It’s one of the most mocked gatherings in business: the weekly sales meeting.
Everyone knows what to expect.
Everyone leaves with nearly the same mindset they came in with.
Of course, it’s important to check in often to make sure everyone’s on the same page and that your team is moving toward its collective goals. But when those “updates” aren’t really improving anything — when they become routines marked by the same old pipeline update spiels, lack of eye contact and awkward fidgeting — that’s when it becomes a waste of everyone’s precious time.
More can be done with effective sales management – and our tips below – to fix your meeting cadence.
But first: What’s so wrong with the traditional sales meeting?
Tom Searcy, sales strategist and founder of Hunt Big Sales, calls it an “all-victim meeting,” as no one truly wants to be present.
“The managers get very little of value out of that meeting — they just think they’re supposed to have them,” he said. “The reps get no value out of that meeting — they just think they’re supposed to go. It’s a pointless meeting.”
Instead of focusing on simply checking off sales meetings on their weekly to-do list, sales managers should focus on taking advantage of the meetings to drive results. After all, it’s one of the few times the whole team gets to come together.
The meeting should solve specific and widespread problems, be used to make strategic decisions, and offer actionable takeaways that everyone leaves the meeting excited to accomplish.
Searcy said managers should need no more than 30 minutes to hold meetings – rather than a whole hour – as they should already be aware of details that otherwise gobble up time and cause the team to zone out.
In fact, if you have a small enough team, or enough time to dedicate to meetings, Searcy recommends giving your salespeople one-on-one time to zone in on any issues and support timely improvements at the individual level.
1. Be prepared
Simply by having a CRM system, managers can stay abreast of where each sales rep’s deals stand at all times. Such visibility in sales means you can spend less time recapping everyone’s past progress – being redundant — and more time on subjects that affect and assist everyone’s planned progress.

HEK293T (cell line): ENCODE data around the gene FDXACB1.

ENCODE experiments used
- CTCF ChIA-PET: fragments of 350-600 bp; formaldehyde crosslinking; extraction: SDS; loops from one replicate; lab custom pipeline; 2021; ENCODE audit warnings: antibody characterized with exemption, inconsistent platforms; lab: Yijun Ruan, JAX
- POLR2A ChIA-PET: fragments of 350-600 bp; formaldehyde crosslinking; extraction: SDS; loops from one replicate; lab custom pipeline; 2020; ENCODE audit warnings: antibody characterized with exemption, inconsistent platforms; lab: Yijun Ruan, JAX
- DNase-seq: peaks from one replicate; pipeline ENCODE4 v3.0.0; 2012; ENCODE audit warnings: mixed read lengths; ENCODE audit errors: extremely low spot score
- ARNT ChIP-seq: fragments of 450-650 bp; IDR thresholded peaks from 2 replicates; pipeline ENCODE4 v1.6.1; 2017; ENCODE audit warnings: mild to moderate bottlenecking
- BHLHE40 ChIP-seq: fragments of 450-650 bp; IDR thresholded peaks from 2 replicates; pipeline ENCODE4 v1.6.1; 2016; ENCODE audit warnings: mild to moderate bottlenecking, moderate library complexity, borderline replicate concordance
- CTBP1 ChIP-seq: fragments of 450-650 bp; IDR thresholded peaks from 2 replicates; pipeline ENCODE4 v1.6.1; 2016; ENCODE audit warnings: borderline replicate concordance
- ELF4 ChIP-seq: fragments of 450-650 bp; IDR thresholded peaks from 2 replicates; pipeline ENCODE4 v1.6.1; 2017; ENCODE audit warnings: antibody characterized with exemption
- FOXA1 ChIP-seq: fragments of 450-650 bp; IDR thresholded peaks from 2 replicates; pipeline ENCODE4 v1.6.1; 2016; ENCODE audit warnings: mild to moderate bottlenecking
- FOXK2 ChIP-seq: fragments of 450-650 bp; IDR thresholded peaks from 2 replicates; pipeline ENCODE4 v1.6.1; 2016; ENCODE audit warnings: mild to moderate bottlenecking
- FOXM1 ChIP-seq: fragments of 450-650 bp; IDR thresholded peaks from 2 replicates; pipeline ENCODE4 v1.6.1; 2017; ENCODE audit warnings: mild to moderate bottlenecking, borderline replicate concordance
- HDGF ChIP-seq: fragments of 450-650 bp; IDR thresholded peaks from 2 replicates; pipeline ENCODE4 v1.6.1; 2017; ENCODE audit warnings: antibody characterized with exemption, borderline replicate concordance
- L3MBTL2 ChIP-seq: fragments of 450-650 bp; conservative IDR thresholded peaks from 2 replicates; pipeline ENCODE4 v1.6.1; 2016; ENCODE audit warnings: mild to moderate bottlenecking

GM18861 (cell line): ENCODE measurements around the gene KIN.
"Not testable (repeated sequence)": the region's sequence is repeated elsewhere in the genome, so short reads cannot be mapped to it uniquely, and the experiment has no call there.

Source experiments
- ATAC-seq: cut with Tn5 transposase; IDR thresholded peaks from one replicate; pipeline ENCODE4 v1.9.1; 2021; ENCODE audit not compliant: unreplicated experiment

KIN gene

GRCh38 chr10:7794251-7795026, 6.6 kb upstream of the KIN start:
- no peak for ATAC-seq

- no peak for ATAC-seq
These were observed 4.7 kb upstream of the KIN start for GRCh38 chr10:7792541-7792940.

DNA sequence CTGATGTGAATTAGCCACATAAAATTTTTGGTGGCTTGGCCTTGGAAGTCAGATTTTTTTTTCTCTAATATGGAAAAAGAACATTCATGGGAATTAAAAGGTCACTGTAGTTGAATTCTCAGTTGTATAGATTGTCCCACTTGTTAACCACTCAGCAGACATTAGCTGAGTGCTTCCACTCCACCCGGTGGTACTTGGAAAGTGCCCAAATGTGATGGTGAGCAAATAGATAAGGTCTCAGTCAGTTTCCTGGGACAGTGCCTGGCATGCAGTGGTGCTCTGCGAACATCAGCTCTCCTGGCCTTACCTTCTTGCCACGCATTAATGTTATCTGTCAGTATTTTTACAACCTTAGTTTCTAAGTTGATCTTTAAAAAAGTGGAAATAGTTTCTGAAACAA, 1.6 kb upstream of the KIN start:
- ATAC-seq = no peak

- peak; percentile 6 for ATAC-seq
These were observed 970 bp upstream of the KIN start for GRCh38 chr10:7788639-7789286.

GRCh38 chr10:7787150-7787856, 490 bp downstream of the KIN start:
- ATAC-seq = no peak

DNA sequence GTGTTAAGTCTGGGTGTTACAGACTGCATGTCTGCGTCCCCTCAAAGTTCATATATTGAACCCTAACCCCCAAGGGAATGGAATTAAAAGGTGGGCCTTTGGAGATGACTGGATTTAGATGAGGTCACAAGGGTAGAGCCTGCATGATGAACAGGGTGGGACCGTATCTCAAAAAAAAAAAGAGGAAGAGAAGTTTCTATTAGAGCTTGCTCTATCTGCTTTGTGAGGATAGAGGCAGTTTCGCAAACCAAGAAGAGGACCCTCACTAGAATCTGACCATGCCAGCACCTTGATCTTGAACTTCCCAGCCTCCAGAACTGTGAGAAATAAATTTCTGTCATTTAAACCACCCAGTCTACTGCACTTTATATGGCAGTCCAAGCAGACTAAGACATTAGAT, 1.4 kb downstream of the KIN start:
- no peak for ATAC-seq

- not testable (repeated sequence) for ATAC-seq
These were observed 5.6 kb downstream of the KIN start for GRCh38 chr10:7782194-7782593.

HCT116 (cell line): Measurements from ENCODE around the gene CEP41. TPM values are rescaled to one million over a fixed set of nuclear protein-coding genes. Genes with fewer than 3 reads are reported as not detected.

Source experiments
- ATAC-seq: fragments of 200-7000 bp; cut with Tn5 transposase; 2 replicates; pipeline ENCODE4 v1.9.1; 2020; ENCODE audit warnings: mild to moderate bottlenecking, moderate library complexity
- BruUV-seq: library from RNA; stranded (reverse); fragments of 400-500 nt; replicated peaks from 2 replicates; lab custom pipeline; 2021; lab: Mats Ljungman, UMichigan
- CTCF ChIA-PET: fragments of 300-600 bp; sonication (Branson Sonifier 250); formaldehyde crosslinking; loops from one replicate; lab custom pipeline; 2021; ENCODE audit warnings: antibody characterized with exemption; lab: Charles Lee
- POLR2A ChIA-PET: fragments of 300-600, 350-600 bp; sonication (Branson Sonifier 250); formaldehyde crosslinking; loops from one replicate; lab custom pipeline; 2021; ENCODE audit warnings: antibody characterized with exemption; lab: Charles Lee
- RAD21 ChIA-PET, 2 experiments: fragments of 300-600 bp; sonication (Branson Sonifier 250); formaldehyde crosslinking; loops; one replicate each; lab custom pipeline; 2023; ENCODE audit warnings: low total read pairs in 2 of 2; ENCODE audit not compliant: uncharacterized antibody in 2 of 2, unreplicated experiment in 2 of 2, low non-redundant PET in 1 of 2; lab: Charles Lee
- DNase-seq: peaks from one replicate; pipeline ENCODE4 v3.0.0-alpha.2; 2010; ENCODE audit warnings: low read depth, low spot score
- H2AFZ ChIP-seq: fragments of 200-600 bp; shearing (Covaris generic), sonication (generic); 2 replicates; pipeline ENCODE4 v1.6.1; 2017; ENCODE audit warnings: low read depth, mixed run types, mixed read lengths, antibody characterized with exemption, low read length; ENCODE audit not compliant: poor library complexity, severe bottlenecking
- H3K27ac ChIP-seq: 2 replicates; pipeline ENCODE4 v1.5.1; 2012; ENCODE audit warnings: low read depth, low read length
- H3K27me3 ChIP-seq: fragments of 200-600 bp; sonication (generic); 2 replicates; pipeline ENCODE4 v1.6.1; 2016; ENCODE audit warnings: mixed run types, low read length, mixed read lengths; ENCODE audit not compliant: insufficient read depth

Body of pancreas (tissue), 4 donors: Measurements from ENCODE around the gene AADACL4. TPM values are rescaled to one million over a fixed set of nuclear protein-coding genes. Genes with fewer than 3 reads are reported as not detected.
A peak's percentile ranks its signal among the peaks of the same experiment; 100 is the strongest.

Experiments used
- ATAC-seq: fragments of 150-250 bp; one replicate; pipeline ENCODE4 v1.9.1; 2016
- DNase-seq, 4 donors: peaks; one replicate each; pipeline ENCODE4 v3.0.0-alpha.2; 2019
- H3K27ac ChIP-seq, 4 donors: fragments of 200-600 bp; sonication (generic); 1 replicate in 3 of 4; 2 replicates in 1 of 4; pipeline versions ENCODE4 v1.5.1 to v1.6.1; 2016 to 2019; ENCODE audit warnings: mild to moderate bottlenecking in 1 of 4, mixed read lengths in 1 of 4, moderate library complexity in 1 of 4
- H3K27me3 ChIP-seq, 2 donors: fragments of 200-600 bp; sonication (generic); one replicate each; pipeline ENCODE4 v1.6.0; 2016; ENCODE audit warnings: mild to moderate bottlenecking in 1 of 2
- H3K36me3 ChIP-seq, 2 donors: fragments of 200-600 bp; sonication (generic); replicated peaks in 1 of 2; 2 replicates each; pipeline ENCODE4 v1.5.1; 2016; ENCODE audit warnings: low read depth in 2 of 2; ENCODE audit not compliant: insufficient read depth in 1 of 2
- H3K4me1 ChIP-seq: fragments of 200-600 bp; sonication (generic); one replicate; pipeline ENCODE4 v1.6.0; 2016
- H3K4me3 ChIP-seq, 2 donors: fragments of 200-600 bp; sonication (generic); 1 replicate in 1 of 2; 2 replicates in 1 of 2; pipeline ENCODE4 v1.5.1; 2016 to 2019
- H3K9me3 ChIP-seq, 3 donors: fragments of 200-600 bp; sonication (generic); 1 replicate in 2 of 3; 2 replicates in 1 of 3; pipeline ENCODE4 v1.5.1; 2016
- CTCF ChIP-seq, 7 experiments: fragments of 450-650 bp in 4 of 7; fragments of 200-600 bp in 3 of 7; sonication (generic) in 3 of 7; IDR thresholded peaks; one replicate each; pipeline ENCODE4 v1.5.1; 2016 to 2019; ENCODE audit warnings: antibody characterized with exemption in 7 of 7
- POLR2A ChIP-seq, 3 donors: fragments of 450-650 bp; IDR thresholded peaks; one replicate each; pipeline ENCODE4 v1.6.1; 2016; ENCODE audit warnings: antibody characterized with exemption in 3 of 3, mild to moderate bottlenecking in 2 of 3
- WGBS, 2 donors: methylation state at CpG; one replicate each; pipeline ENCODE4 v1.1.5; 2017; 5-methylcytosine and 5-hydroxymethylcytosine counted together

Jon Petz, author of Boring Meetings Suck: Get More Out of Your Meetings, or Get Out of More Meetings, said if you have to have a meeting, preparation is the key to keeping them short, meaningful, and where appropriate, exciting.
“I'm not against sales meetings,” said Petz, who’s also a former sales executive-turned-corporate speaker and comedian. “I’m against those that suck the productive time away from a salesperson’s opportunity to connect with a client.”
CRMs put data, analytics and tools at a team’s fingertips like never before. Great ones, Petz said, “help us avoid surprises … so we have opportunities to address a problem, instead of complain about it in front of our peers, sucking the positive energy out of the room.”
Effective sales meetings should be used to move the team forward, not set them back to dwell in the past.
2. Limit distractions
Once prepared for take off, banning the use of digital devices during meetings clears the runway for team updates. Of course, if someone has a client call or emergency to keep an eye out for – this is OK – but it is a good idea to make sure they communicate the exception with the rest of the team.